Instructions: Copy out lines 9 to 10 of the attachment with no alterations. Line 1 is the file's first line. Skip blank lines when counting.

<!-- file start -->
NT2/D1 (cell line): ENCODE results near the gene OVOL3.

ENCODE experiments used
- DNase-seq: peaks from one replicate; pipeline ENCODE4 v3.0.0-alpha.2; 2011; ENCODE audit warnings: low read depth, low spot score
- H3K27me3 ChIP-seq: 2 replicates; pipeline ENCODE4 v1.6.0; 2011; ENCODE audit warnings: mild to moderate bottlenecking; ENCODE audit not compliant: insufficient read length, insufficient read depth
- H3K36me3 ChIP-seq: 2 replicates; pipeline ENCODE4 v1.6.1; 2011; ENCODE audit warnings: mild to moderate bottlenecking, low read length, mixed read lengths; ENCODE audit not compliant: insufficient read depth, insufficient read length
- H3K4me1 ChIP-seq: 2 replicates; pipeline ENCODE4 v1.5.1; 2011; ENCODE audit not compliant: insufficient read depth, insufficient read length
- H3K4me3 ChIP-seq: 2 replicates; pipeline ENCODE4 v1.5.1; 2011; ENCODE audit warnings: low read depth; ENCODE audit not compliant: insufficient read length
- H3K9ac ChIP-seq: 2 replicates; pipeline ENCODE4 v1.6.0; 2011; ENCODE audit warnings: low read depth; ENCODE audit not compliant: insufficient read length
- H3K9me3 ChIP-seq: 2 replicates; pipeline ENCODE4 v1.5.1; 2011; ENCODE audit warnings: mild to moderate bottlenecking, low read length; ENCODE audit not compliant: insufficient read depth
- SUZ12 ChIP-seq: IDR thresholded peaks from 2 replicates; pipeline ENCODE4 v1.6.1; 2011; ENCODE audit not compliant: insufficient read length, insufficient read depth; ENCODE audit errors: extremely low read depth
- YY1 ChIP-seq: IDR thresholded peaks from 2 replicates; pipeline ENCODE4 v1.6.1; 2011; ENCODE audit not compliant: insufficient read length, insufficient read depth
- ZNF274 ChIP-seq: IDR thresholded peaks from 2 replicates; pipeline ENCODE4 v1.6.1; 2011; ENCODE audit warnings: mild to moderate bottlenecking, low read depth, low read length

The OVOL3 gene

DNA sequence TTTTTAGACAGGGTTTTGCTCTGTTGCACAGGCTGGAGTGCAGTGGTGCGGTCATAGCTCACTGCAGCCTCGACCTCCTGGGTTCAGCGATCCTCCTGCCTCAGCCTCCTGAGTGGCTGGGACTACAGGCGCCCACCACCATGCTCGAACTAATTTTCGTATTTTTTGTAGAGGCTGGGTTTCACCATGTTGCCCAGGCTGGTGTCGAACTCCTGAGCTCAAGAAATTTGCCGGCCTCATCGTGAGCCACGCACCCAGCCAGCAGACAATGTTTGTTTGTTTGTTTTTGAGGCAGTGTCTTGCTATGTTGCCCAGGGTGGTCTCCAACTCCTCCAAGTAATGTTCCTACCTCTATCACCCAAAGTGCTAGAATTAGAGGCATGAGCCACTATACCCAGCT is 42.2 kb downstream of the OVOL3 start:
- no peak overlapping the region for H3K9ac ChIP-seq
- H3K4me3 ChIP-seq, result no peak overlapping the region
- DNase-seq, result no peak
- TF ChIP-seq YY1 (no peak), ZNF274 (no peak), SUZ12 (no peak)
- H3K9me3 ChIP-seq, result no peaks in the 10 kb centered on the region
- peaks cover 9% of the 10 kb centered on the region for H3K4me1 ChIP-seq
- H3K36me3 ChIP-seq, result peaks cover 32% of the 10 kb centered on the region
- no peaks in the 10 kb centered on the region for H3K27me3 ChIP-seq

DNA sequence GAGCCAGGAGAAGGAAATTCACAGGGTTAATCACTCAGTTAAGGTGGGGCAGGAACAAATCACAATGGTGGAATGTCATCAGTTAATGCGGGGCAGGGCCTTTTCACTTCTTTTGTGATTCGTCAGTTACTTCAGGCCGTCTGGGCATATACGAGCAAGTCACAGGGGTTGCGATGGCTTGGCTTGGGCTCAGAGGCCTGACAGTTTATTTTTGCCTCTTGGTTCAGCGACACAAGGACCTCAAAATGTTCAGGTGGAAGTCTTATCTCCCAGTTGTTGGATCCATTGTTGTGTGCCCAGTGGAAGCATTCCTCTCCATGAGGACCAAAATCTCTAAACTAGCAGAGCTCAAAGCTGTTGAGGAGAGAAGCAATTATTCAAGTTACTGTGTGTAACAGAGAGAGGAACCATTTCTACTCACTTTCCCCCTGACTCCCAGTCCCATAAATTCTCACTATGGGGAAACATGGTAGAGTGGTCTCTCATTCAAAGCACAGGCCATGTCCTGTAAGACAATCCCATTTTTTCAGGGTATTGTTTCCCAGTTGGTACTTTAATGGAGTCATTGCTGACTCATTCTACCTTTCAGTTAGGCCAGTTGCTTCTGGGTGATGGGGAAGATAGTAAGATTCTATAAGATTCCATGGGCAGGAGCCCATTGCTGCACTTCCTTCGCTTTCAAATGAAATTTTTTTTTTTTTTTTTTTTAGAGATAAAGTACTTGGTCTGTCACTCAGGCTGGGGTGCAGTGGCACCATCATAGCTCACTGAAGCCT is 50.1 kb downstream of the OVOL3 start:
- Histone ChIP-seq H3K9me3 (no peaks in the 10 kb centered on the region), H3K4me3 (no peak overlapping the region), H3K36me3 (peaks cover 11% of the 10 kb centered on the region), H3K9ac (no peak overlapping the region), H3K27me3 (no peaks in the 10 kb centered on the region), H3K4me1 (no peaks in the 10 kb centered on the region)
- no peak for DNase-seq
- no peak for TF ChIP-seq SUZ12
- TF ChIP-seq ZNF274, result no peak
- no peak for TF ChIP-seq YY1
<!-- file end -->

- H3K9me3 ChIP-seq: 2 replicates; pipeline ENCODE4 v1.5.1; 2011; ENCODE audit warnings: mild to moderate bottlenecking, low read length; ENCODE audit not compliant: insufficient read depth
- SUZ12 ChIP-seq: IDR thresholded peaks from 2 replicates; pipeline ENCODE4 v1.6.1; 2011; ENCODE audit not compliant: insufficient read length, insufficient read depth; ENCODE audit errors: extremely low read depth